Saturday marks the one-year anniversary of when someone outside the 49ers organization first noticed Colin Kaepernick wasn’t standing for the national anthem.
Since then he’s been disparaged by the President of the United States and hailed as a hero. His red, No. 7 jersey has been both burned and bought — it remains the top-selling 49ers jersey this year. On Wednesday a crowd gathered outside of NFL headquarters in New York to protest that Kaepernick remains jobless.
For a full year, Kaepernick has been a highly emotional topic in a sharply divided nation, and the story has been warped as a result. Here’s an attempt to bring five talking points about Kaepernick and his ongoing unemployment back to reality.
1. The 49ers dealt with a media circus last season and any team that signs him will, too. Well, yes. But mostly no. There’s no denying that a small army of reporters descended on San Diego for the 49ers’ final preseason game last year, the first game for which it was well-known he wasn’t going to stand for the national anthem. There were also a lot of media on hand for the 49ers’ season opener at Levi’s Stadium against the Rams two weeks later.
But on most weeks, it was a normal-sized crowd. And as the season went on — and the 49ers got worse and worse — the number of reporters who showed up day to day was actually smaller than usual. That’s not to say that team staffers didn’t have to deal with an avalanche of interview requests. They did, with every outlet from ESPN to CNN to The O’Reilly Factor clamoring to get a piece of Kaepernick. The game in Miami also was thick with reporters because of what Kaepernick had said about Fidel Castro in the run-up to the contest.
But for most players, the media interruption to their routine was minimal if not non-existent.
2. Kaepernick’s stance was divisive. Again, this is a yes-and-no response. His stance is absolutely divisive when it comes to the country at large. (See: comments section for any Kaepernick story in last year). There would be a thunderclap of boos — and worse — whenever he took the field for the first time during a road game.
But an NFL locker room is not a cross-section of America. His teammates either understood exactly why he was protesting or acknowledged his right to protest. At the end of the season, they awarded him their highest team honor.
It’s a simple majority-rules vote and it doesn’t mean he had unanimous support. Nor that there weren’t spirited discussions and disagreements in the locker room during the year.
But the knee-jerk predictions when his anthem protest began — that it would rip the 49ers apart — turned out to be flat wrong. Last year’s 49ers were awful. The anthem protest is well down the list of the reasons why they struggled.
3. Kaepernick opted out of his contract/wants a lot of money. The “he opted out” refrain has been used by detractors to suggest that Kaepernick could be employed if he really wanted to be.
While Kaepernick did opt out of a $14.5 million deal roughly a week before the start of free agency, the 49ers had no plan to keep him at that salary and told him as much during a 15-minute meeting in February. The 49ers have said as much on several occasions, including in May when general manager John Lynch spoke with Pro Football Talk.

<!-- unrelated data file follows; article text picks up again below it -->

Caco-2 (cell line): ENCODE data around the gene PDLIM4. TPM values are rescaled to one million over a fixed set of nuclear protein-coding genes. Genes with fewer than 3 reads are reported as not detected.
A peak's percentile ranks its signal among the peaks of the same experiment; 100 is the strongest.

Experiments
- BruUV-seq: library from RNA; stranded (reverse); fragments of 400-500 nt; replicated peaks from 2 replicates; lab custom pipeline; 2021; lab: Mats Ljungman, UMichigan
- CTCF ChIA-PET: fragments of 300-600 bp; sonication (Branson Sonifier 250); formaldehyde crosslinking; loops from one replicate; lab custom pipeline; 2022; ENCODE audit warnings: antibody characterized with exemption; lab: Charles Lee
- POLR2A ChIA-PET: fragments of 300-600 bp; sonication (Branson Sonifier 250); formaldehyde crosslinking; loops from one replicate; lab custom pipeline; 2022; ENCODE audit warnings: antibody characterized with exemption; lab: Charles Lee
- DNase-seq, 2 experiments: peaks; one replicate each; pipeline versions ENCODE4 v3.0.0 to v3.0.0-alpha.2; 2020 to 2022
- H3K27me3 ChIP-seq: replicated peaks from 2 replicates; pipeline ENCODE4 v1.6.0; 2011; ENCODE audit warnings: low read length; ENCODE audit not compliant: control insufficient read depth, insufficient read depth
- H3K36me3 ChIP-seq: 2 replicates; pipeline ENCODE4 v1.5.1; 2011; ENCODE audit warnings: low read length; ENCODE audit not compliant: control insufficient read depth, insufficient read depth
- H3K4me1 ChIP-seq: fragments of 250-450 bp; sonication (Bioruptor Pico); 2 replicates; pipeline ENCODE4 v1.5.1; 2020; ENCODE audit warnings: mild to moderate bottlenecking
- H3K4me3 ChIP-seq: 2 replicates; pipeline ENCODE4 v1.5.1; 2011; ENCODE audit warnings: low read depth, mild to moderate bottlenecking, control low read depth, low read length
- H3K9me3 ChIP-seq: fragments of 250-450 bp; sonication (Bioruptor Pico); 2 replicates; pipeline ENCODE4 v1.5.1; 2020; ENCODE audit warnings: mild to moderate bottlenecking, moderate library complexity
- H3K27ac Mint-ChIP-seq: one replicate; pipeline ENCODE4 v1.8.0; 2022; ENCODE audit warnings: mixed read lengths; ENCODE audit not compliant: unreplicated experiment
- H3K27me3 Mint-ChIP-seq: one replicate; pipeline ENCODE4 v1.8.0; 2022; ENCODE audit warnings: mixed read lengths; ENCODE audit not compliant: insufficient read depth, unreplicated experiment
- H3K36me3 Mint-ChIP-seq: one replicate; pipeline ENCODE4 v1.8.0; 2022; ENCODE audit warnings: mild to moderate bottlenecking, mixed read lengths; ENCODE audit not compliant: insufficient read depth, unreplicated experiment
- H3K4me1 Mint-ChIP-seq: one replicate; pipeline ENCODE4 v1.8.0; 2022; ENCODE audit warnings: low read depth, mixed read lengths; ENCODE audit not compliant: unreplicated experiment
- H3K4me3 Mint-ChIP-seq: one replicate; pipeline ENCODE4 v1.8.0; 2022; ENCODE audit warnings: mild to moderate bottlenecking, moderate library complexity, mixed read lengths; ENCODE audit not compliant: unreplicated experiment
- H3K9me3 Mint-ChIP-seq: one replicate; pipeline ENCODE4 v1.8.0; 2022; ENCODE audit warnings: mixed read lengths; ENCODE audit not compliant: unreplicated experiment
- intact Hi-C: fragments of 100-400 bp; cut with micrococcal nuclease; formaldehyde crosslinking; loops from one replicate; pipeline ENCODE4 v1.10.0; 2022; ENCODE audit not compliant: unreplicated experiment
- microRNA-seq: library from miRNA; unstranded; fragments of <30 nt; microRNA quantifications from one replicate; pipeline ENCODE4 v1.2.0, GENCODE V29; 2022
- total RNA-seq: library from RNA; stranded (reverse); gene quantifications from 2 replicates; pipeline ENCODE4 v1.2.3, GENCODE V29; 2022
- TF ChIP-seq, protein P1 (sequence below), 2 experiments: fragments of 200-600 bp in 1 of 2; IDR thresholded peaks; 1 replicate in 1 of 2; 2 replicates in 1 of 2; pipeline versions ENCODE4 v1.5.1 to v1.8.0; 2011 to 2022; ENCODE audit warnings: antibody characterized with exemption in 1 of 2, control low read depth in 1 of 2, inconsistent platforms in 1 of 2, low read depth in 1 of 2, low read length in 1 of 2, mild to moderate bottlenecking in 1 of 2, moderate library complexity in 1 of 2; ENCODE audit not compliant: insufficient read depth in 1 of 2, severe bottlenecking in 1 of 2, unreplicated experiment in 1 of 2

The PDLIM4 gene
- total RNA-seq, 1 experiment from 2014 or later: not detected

“And we had that conversation with him,” Lynch said. “So I don’t want to characterize it as he made a decision to leave here.”
According to Kaepernick’s agent, the quarterback has not been offered a contract by any team this year. He is perfectly willing to be a back up, the agent said, and is not waiting for a big-money deal.
4. Kaepernick was great/awful last year. In the push and pull over Kaepernick, it seems he either was responsible for one of the worst records in 49ers history (2-14) or was one of the better quarterbacks in the NFL as shown by his 16-4 touch-to-interception ratio.
The truth is that Kaepernick would look sharp at some point during the game and flat and out-of-sync at others. This was the never-explained hallmark of Chip Kelly’s offense last season: It would score 14 points in one quarter, flounder in the next three.
It must be noted that Kaepernick’s supporting cast was perhaps the worst in the league, especially at the end of the year when his top three weapons — Carlos Hyde, Torrey Smith and Vance McDonald — were on injured reserve and were replaced by Shaun Draughn, Chris Harper and Jim Dray.
The most concrete thing you can say about Kaepernick is that he was noticeably stronger and healthier by the end of 2016 than he was to start the season as he recovered from three different surgeries. His trajectory was going upward from his low in 2015.
5. Kaepernick is blameless. From pig socks to Castro comments to salacious tweets, Kaepernick has been the most extreme of all the players who have protested in the last year.
Teammate Eric Reid and former Green Beret Nate Boyer wanted to steer him toward a more moderate stance by kneeling amongst teammates, instead of sitting alone behind teammates, during the national anthem.
Said Reid nearly a year ago: “That way you’re not isolated from the team, you’re not sitting down during the national anthem, you’re just changing your physical position, being more respectful to those people while still maintaining your stance on these issues.”
Kaepernick’s default, however, seems to be isolation and defiance and stubbornness. Combine that with a league that likes everything in lockstep and that is always fretting about its bottom line and you get the current stalemate.